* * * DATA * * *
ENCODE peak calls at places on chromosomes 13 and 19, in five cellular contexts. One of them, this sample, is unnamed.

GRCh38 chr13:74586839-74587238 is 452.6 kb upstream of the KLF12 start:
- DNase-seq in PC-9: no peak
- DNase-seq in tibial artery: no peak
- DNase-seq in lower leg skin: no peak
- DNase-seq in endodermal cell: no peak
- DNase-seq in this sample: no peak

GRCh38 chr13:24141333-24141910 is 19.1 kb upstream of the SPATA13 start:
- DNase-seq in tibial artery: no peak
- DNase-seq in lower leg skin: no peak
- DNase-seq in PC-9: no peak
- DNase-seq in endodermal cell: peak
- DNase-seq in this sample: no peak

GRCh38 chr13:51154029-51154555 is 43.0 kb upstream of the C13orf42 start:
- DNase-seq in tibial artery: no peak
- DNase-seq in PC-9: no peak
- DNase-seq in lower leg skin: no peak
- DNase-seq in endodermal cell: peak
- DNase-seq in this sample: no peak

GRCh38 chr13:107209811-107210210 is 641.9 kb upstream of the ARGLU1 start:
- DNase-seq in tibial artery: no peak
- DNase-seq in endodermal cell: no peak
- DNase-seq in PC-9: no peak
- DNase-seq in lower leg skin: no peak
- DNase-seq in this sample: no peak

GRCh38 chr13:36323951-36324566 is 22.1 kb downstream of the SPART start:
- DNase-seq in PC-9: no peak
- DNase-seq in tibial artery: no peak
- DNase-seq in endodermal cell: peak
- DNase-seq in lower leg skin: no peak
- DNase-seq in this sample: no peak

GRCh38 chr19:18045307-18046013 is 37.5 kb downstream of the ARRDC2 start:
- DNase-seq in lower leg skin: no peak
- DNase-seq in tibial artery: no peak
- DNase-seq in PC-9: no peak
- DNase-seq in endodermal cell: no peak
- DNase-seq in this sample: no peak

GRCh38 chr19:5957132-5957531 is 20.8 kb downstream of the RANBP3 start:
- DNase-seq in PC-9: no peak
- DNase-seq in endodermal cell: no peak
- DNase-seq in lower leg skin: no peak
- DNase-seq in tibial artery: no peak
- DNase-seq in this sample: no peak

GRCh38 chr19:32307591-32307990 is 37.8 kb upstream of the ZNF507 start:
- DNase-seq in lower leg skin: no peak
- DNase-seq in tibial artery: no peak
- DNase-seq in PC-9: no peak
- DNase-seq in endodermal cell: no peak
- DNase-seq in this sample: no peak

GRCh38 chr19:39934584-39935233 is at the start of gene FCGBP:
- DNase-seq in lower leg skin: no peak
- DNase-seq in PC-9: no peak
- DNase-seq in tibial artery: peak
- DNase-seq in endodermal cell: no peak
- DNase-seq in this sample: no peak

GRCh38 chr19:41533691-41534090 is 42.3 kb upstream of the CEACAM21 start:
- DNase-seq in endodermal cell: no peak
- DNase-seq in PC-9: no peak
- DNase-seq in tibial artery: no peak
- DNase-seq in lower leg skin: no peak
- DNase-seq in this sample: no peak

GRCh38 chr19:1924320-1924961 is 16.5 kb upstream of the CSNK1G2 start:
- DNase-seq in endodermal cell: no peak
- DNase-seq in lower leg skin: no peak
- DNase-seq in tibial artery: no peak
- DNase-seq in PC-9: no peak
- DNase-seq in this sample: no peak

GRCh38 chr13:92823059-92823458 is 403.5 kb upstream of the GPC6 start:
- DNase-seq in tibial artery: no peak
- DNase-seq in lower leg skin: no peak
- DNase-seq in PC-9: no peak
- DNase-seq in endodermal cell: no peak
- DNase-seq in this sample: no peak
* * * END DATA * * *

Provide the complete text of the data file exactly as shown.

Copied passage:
ENCODE peak calls at places on chromosomes 13 and 19, in five cellular contexts. One of them, this sample, is unnamed.

GRCh38 chr13:74586839-74587238 is 452.6 kb upstream of the KLF12 start:
- DNase-seq in PC-9: no peak
- DNase-seq in tibial artery: no peak
- DNase-seq in lower leg skin: no peak
- DNase-seq in endodermal cell: no peak
- DNase-seq in this sample: no peak

GRCh38 chr13:24141333-24141910 is 19.1 kb upstream of the SPATA13 start:
- DNase-seq in tibial artery: no peak
- DNase-seq in lower leg skin: no peak
- DNase-seq in PC-9: no peak
- DNase-seq in endodermal cell: peak
- DNase-seq in this sample: no peak

GRCh38 chr13:51154029-51154555 is 43.0 kb upstream of the C13orf42 start:
- DNase-seq in tibial artery: no peak
- DNase-seq in PC-9: no peak
- DNase-seq in lower leg skin: no peak
- DNase-seq in endodermal cell: peak
- DNase-seq in this sample: no peak

GRCh38 chr13:107209811-107210210 is 641.9 kb upstream of the ARGLU1 start:
- DNase-seq in tibial artery: no peak
- DNase-seq in endodermal cell: no peak
- DNase-seq in PC-9: no peak
- DNase-seq in lower leg skin: no peak
- DNase-seq in this sample: no peak

GRCh38 chr13:36323951-36324566 is 22.1 kb downstream of the SPART start:
- DNase-seq in PC-9: no peak
- DNase-seq in tibial artery: no peak
- DNase-seq in endodermal cell: peak
- DNase-seq in lower leg skin: no peak
- DNase-seq in this sample: no peak

GRCh38 chr19:18045307-18046013 is 37.5 kb downstream of the ARRDC2 start:
- DNase-seq in lower leg skin: no peak
- DNase-seq in tibial artery: no peak
- DNase-seq in PC-9: no peak
- DNase-seq in endodermal cell: no peak
- DNase-seq in this sample: no peak

GRCh38 chr19:5957132-5957531 is 20.8 kb downstream of the RANBP3 start:
- DNase-seq in PC-9: no peak
- DNase-seq in endodermal cell: no peak
- DNase-seq in lower leg skin: no peak
- DNase-seq in tibial artery: no peak
- DNase-seq in this sample: no peak

GRCh38 chr19:32307591-32307990 is 37.8 kb upstream of the ZNF507 start:
- DNase-seq in lower leg skin: no peak
- DNase-seq in tibial artery: no peak
- DNase-seq in PC-9: no peak
- DNase-seq in endodermal cell: no peak
- DNase-seq in this sample: no peak

GRCh38 chr19:39934584-39935233 is at the start of gene FCGBP:
- DNase-seq in lower leg skin: no peak
- DNase-seq in PC-9: no peak
- DNase-seq in tibial artery: peak
- DNase-seq in endodermal cell: no peak
- DNase-seq in this sample: no peak

GRCh38 chr19:41533691-41534090 is 42.3 kb upstream of the CEACAM21 start:
- DNase-seq in endodermal cell: no peak
- DNase-seq in PC-9: no peak
- DNase-seq in tibial artery: no peak
- DNase-seq in lower leg skin: no peak
- DNase-seq in this sample: no peak

GRCh38 chr19:1924320-1924961 is 16.5 kb upstream of the CSNK1G2 start:
- DNase-seq in endodermal cell: no peak
- DNase-seq in lower leg skin: no peak
- DNase-seq in tibial artery: no peak
- DNase-seq in PC-9: no peak
- DNase-seq in this sample: no peak

GRCh38 chr13:92823059-92823458 is 403.5 kb upstream of the GPC6 start:
- DNase-seq in tibial artery: no peak
- DNase-seq in lower leg skin: no peak
- DNase-seq in PC-9: no peak
- DNase-seq in endodermal cell: no peak
- DNase-seq in this sample: no peak